Ed Royan, AxiomSL
"Transaction reporting is likely to be the most challenging aspect of MiFID II..."
ESMA published its draft RTS for MiFID II/MiFIR. It will translate how legislation will apply in practice to market participants, market infrastructures and national supervisors.
Comment from Guy Warren, CEO, ITRS:
"A lot of people are saying MiFID is about transparency, but it's also about speed - a lot of the technical standards are about pushing the industry towards having real-time as the norm across a lot more systems than before.
'New trade reporting requirements mean that you effectively need to be aiming for one-minute reporting so that you can be sure you'll hit the requirement of five minutes across all the instruments you now need to report on.
"Timeliness has really come to the fore. To avoid fines and stay compliant your reporting engine is now as critical as your trading engine."
'It's interesting to see ESMA mandating a kill-switch for trading entities, and that's really the spectre of the Flash Crash looming large.
"No-one wants to see a repeat scenario, but a real-time human kill-switch is difficult - people aren't quick enough to spot and stop a flash crash! This will probably mean an automatic system that holds a trade outside normal parameters until a human trader can either pull it or push it through.
"Again, this means real-time is the real focus of the technical standards - you can't stop a flash crash if that system is operating with high latency."
Paris unleashes 2,500 pages - JWG Group:
ESMA's technical standards have left implementation teams across the industry with hundreds of pages to get to grips with. The publication confirms that MiFID II will represent the biggest change to the regulatory framework in living memory. It represents an extremely complex puzzle, but at least now we have one of the corner pieces on the table.
These regulatory technical and implementing standards (which essentially cover everything other than investor protection) run to 552 pages - and every word counts - so clearly some time is needed to digest it all. On top of this, ESMA published technical standards for MAD/R and CSDR, both of which have key points of crossover with MiFID II, meaning a total headache-inducing 2505 pages were published in one day.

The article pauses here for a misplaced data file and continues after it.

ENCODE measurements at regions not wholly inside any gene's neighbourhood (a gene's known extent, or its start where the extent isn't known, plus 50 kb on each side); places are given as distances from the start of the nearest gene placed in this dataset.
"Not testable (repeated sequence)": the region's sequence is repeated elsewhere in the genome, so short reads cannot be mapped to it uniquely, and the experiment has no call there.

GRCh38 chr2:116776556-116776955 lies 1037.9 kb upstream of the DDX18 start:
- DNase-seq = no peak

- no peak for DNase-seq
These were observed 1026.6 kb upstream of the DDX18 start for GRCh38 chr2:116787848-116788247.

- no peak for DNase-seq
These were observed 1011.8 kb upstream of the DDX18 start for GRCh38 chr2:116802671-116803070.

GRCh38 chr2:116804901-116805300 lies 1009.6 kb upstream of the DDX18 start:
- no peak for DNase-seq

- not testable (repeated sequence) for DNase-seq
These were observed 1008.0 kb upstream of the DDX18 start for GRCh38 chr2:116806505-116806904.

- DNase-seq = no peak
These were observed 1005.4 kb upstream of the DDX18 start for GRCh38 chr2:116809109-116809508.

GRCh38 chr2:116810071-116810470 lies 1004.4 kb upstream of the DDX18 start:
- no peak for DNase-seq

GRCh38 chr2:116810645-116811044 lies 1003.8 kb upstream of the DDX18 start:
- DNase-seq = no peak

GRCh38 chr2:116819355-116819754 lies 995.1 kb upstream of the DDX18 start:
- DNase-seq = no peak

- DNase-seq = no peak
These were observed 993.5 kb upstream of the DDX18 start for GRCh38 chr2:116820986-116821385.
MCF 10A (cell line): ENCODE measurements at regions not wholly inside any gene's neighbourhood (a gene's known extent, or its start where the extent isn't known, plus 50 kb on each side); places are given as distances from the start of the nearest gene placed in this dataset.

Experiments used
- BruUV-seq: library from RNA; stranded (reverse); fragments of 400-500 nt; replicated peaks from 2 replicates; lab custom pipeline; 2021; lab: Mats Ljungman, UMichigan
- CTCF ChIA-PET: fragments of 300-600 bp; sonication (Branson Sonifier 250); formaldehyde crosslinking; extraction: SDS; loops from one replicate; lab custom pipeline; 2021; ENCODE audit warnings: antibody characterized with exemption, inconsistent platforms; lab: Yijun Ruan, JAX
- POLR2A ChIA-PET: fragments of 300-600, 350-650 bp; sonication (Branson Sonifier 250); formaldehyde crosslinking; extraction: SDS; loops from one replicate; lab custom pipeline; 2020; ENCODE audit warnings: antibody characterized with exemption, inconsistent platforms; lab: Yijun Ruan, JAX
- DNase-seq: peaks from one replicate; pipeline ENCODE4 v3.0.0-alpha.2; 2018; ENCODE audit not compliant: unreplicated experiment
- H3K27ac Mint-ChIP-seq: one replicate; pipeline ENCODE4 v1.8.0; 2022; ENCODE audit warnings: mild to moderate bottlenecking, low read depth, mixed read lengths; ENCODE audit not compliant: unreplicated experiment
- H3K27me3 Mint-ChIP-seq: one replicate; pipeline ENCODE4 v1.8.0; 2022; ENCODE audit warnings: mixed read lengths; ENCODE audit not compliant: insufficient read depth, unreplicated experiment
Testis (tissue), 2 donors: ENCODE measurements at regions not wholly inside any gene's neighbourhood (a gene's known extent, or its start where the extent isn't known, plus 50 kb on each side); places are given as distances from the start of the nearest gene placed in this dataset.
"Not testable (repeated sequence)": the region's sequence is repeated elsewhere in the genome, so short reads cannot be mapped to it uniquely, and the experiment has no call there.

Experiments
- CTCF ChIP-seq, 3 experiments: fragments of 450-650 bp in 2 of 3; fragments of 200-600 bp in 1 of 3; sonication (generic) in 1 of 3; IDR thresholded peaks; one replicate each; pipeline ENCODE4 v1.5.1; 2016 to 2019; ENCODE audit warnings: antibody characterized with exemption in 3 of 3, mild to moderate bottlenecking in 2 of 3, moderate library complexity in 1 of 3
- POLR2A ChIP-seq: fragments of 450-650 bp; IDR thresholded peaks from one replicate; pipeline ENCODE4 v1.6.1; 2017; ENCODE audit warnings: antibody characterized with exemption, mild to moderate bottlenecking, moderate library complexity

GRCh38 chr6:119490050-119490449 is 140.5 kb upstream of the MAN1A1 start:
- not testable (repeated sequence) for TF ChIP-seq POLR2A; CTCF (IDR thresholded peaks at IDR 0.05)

The good news is that, in key areas such as transaction reporting (where we remain with 65 fields), today's new text doesn't look too far away from the version that the industry has been working from since the summer. However, there are still areas of change, and how all of this will fit in with the as-yet-unpublished delegated acts remains a mystery.
Comment from Brian Lynch, CEO of Risk Focus:
"There are a few items that stand out right away. First, reduced thresholds for block trade reporting waivers is a positive impact on trading and liquidity as more trades will now be exempt. Similarly, extending the Order Management Facility waiver across non-equities is helpful, notwithstanding concerns about the minimum sizes being too low in certain asset classes. Additionally, some of the other waivers have gone the opposite direction and no longer apply. As a result, a number of new parties have been pulled into MiFID reporting, such as asset managers who benefited from the FCA's portfolio manager exemption."
Comment from MarketAxess and Trax:
MarketAxess and Trax worked directly with ESMA in testing draft technical standards by applying market data from Trax to the proposed pre-trade transparency approaches as well as provide input on the functioning of the European fixed income markets. As part of its post-trade service offering, Trax processes approximately 65% of all fixed income transactions in Europe, making MarketAxess and Trax uniquely positioned to aid the industry in coping with regulatory change.
Miranda Morad, general counsel for MarketAxess Europe and Trax: "With the release of the technical standards (TS) on MiFID II/MiFIR from ESMA, this marks the start of a review and implementation process for the industry. Consistent with our previous approach, Trax will continue to work with the industry and leverage its data to analyse the implications of the new proposals."
Scott Eaton, COO for MarketAxess Europe and Trax: "The challenges facing the fixed income markets today are not isolated to one area of the trade lifecycle but felt across the front- and back-office of all institutional firms. While the real work of implementing the technical standards begins, firms like MarketAxess and Trax have already been preparing for change and developing tools to comply with these challenges."